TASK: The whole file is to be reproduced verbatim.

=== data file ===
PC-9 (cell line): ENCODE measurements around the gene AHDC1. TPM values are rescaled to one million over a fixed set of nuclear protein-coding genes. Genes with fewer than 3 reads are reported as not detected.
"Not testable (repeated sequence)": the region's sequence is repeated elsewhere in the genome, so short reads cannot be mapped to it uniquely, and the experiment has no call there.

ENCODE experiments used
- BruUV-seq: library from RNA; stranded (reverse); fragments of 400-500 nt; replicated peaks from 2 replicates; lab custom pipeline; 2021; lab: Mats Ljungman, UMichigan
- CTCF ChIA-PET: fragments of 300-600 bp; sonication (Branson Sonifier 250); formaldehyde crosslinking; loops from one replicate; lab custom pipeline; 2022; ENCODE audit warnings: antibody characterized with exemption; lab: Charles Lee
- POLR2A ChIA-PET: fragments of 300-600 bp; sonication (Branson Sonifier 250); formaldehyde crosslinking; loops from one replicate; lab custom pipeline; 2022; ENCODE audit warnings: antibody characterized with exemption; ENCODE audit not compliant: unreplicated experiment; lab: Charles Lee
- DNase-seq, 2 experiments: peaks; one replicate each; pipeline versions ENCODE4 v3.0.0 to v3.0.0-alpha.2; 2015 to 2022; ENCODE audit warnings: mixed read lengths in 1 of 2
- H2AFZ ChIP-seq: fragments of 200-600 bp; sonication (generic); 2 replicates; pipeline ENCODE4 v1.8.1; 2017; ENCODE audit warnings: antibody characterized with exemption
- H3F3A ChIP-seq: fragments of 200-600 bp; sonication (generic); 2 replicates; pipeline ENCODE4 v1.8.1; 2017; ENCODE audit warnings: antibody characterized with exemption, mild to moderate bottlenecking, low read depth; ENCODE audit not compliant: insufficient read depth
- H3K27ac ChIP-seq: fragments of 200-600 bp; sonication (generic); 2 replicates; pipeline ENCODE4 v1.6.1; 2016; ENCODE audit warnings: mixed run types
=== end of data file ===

PC-9 (cell line): ENCODE measurements around the gene AHDC1. TPM values are rescaled to one million over a fixed set of nuclear protein-coding genes. Genes with fewer than 3 reads are reported as not detected.
"Not testable (repeated sequence)": the region's sequence is repeated elsewhere in the genome, so short reads cannot be mapped to it uniquely, and the experiment has no call there.

ENCODE experiments used
- BruUV-seq: library from RNA; stranded (reverse); fragments of 400-500 nt; replicated peaks from 2 replicates; lab custom pipeline; 2021; lab: Mats Ljungman, UMichigan
- CTCF ChIA-PET: fragments of 300-600 bp; sonication (Branson Sonifier 250); formaldehyde crosslinking; loops from one replicate; lab custom pipeline; 2022; ENCODE audit warnings: antibody characterized with exemption; lab: Charles Lee
- POLR2A ChIA-PET: fragments of 300-600 bp; sonication (Branson Sonifier 250); formaldehyde crosslinking; loops from one replicate; lab custom pipeline; 2022; ENCODE audit warnings: antibody characterized with exemption; ENCODE audit not compliant: unreplicated experiment; lab: Charles Lee
- DNase-seq, 2 experiments: peaks; one replicate each; pipeline versions ENCODE4 v3.0.0 to v3.0.0-alpha.2; 2015 to 2022; ENCODE audit warnings: mixed read lengths in 1 of 2
- H2AFZ ChIP-seq: fragments of 200-600 bp; sonication (generic); 2 replicates; pipeline ENCODE4 v1.8.1; 2017; ENCODE audit warnings: antibody characterized with exemption
- H3F3A ChIP-seq: fragments of 200-600 bp; sonication (generic); 2 replicates; pipeline ENCODE4 v1.8.1; 2017; ENCODE audit warnings: antibody characterized with exemption, mild to moderate bottlenecking, low read depth; ENCODE audit not compliant: insufficient read depth
- H3K27ac ChIP-seq: fragments of 200-600 bp; sonication (generic); 2 replicates; pipeline ENCODE4 v1.6.1; 2016; ENCODE audit warnings: mixed run types